Personality disorders are characterized by long-term patterns of behavior that interfere with everyday life. These disorders can impact a person’s jobs, relationships, and friendships, as they manifest in very rigid and irrational behaviors that may cause problems with other people. Personality disorders are broken into three clusters. Cluster B is characterized as the dramatic, erratic, and emotional disorders.
Narcissistic Personality Disorder
This disorder is characterized by an inflated sense of self-worth and ego. People diagnosed with Narcissistic Personality Disorder often feel entitled, and demand to have preferential treatment and attention bestowed upon them. They may act as if they are more important than others, and some times believe that they have special powers or abilities that make them superior to those around them. These individuals tend to lack empathy, and may try to exploit others to suit their own needs.
Histrionic Personality Disorder
This disorder is characterized by extreme emotionality and attention seeking. While someone with Narcissistic Personality Disorder may demand attention because they believe that they are special, a person with Histrionic Personality Disorder seeks out attention because it is uncomfortable for them to not be the center of attention. These individuals will often go to any length to draw attention to themselves. They may rapidly shift their expression of emotions, act or dress provocatively, and act theatrically, even over very minor instances. In many cases, these individuals overemphasize the importance and intimacy of relationships, leading to a feeling that they are too attached or clinging.
Borderline Personality Disorder
Borderline Personality Disorder is best characterized by difficulties in regulating emotions, often resulting in mood swings and impassivity. People afflicted with Borderline Personality Disorder may display a fear of abandonment and exhibit impulsive behaviors in response to that fear. These individuals can rapidly cycle between polarized feelings, screaming “I hate you,” followed by a whimpering “Please don’t leave me.” It is not uncommon for these individuals to experience intense, uncontrollable bouts of anger, or depressed mood. This rapid cycling can be problematic if a client is cycling between issues such as suicidal thoughts and intense bouts of anger and depression. Medication is often used to control symptoms including depressed mood, anxiety, and dissociative feelings. Hospitalization may be required in cases of extreme stress, impulsive, or suicidal behaviors.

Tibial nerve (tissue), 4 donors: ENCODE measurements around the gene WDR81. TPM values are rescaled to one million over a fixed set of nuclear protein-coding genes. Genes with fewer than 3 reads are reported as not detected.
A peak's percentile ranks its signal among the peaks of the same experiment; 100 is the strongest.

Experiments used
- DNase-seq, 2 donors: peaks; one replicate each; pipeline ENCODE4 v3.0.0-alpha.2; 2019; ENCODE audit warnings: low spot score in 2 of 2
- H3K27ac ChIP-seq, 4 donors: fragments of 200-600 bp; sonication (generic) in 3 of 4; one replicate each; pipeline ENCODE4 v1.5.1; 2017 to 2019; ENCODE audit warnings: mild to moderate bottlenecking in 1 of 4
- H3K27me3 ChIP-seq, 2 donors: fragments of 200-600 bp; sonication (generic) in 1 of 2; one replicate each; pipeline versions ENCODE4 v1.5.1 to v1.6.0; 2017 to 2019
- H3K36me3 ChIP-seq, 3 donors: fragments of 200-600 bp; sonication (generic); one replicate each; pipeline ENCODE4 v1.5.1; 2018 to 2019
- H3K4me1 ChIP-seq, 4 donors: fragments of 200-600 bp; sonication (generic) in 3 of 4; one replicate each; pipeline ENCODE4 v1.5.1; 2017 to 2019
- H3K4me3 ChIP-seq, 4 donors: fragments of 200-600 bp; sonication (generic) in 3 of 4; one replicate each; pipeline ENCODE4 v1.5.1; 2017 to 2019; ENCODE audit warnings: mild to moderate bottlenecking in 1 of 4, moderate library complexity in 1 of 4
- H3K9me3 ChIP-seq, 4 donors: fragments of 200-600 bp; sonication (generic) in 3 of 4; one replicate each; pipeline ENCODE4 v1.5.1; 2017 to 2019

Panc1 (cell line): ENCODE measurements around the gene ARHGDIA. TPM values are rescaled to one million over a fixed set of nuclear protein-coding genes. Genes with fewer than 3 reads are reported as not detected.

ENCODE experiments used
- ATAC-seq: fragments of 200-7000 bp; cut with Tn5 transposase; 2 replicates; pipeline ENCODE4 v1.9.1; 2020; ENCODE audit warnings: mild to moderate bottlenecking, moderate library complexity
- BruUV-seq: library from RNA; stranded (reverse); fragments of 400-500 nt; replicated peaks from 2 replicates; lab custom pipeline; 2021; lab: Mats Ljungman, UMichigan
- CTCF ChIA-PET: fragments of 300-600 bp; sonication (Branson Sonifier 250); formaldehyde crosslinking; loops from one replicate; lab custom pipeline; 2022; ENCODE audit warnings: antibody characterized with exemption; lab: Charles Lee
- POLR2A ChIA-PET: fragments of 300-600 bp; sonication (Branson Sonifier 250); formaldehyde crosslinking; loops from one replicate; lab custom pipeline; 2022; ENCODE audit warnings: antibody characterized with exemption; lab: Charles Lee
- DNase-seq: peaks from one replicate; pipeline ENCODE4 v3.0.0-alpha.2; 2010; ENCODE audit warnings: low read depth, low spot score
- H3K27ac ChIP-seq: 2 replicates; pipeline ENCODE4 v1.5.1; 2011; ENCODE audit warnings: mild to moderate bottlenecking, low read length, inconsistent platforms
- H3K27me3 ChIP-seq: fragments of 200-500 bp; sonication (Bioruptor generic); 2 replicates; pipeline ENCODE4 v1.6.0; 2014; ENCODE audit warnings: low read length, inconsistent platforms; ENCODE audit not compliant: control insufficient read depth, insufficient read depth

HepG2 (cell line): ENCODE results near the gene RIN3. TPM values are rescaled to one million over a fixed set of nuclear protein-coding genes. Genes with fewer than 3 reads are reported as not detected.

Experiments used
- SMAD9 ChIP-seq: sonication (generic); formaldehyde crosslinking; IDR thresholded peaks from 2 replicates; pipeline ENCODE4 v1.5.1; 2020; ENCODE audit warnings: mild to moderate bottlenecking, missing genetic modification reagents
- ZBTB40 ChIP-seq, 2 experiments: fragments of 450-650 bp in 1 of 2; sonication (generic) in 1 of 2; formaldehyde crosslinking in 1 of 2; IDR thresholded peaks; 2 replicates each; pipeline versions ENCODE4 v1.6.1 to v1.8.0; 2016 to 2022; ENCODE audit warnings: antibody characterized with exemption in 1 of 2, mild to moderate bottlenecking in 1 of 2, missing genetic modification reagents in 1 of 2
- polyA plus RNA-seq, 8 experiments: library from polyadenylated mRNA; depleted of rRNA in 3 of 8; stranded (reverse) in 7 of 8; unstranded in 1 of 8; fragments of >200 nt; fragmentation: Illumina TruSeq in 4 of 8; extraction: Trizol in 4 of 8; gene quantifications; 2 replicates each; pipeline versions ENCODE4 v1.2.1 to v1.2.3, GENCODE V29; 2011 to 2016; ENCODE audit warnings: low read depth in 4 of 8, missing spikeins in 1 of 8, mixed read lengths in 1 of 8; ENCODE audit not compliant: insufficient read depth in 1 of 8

Antisocial Personality Disorder
Antisocial Personality Disorder is characterized by a complete disregard for the rights or feelings of others. People diagnosed with this disorder are commonly referred to as “Sociopaths,” due to their lack or regard for others, and lack of guilt or remorse for their behavior. These individuals are hostile and easily agitated, may take unnecessary risks, and often engage in poor or abusive relationships. It is not uncommon for these individuals to have trouble with the law due to homicidal or suicidal behaviors, gang participation and abusive tenancies. Like other disorders in this cluster, there are no medications that specifically treat it.
Because these disorders are pervasive, and in many cases have existed for the majority of a patient’s life, treating these disorders requires careful attention. There are no medications available to treat either Narcissistic, Histrionic, Borderline, or Antisocial Personality Disorder directly. Doctors may work with patients and prescribe medications to control symptoms such as depression or anxiety, while long-term behavioral psychotherapy is considered to be the preferred treatment for patients with one of these personality disorders.